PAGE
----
There are a number of subjects about which we don’t exactly share our kids’ opinions when we become our parents… um, I mean, when we become parents.
Take music, for example.
Not long ago, we received an email from my daughter’s favourite clothing store…a store that, incidentally, provides yet another example of how our opinions can differ.
At a glance, I saw that the message line was announcing an upcoming concert. I noticed that “Jon” was part of the performer’s name, and fleetingly thought it odd that this store for girls was publicizing a Jon bon Jovi concert.
When my daughter realized the email was for her, she eagerly read the same contents of the message line that I had read seconds before, and lunged for the phone; apparently, she couldn’t wait to tell her friend that Jon Bon Jovi was going to be performing at a venue nearby. My mind tried to reconcile her excited reaction with this news of a band that was big during my younger years – and I really couldn’t imagine my daughter having any interest in at all.
Then, it all made sense when she exclaimed into the phone, “Laura, Laura! The Jonas Brothers are going to play a concert!” I couldn’t help but laugh as I realized how very different my perception of the “Jon” was from my daughter’s.
For Elena’s ninth birthday party, we took a gaggle of girls to the theatre to see the Hannah Montana movie with a special appearance by the Jonas Brothers.
I asked a friend my own age to accompany me, and on the pretence of helping out with the party, she kindly agreed to join us.
As this was our first time hearing the Jonas Brothers, my middle-aged friend and I were somewhat dumbfounded. I gather that they are nice kids, but…those nasally voices! I’ll never forget the look on my friend’s face – and suspect mine mirrored hers – a squint, more likely to have resulted from tasting something unexpectedly and unbearably sour.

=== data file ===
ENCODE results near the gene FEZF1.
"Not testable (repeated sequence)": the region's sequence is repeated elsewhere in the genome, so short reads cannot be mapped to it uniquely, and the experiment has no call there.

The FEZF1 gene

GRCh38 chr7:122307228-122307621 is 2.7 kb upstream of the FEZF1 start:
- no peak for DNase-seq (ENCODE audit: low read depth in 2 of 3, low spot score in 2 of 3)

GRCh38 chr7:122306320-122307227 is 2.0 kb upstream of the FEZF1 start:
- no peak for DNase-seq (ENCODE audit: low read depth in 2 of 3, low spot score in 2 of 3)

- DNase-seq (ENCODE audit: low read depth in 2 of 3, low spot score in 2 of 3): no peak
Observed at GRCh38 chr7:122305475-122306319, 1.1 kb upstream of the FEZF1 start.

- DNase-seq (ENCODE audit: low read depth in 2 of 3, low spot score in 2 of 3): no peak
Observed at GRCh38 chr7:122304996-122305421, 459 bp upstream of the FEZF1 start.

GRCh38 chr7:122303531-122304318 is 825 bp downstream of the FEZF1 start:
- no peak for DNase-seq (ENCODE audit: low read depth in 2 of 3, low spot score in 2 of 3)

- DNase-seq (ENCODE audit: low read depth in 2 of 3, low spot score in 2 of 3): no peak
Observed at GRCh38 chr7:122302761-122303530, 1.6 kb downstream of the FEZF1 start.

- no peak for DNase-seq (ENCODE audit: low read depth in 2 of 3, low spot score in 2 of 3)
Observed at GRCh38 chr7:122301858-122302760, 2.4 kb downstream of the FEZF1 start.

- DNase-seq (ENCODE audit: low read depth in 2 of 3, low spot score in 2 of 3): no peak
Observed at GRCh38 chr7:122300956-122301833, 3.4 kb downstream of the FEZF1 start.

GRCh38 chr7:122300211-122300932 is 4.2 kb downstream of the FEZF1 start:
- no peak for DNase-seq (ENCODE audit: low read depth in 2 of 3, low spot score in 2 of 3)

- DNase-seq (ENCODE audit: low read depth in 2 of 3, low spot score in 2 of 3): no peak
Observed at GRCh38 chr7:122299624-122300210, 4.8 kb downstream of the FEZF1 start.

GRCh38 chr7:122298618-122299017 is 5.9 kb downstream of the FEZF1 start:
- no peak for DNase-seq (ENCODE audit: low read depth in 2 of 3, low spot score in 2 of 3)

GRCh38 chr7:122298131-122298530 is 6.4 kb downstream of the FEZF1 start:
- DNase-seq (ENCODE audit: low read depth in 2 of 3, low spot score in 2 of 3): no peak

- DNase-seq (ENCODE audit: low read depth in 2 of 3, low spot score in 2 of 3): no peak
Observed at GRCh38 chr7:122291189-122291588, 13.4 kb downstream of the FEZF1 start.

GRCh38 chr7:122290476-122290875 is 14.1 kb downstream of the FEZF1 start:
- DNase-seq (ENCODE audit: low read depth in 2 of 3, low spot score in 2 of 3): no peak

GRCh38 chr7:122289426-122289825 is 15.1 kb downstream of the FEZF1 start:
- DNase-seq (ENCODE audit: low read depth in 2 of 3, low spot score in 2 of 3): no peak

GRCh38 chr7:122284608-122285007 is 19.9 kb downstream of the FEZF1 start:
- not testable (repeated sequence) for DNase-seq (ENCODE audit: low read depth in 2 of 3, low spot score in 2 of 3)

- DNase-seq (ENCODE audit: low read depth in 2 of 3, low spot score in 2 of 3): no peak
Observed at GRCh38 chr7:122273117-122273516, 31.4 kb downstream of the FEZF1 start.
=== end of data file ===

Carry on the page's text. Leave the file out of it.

The girls on the other hand were on the edge of their seats, unable to sit still. Their expressive facial exchanges where not of disbelief, but rather of delight, that brightly shone through their wide eyed glances and huge grins.
When it comes to other aspects of music, my relationship with my 12-year-old son is somewhat unpredictable. Once when he was listening to his ear phones and uninhibitedly belting out the lyrics to a Doors song, I was startled to realize that he not only knew the song, but all the words. I was quite certain that he hadn’t heard it on his favourite radio station that, when played at the right volume, can alter my mood – and not in a good way – for an entire day.
As I pulled out one of his ear pieces to inquire about this, he automatically and defensively said, “It’s not too loud, Mom, really.”
I ignored him, and asked how he knew the song he was singing.
As if I should have known, he informed me that he “plays” it on Guitar Hero…which wasn’t that surprising, because the songs on that particular game do go back a ways… and if that gives him an alternative to what he sometimes listens to, then that’s OK with me.
Because of the past, I can sing almost all the words to Nick’s Guitar Hero game, and because of the present, to almost all Miley Cyrus songs. But when I do, the kids have a look on their faces more likely to have resulted from tasting something unexpectedly and unbearably sour…
Originally published in the Waterloo Region Record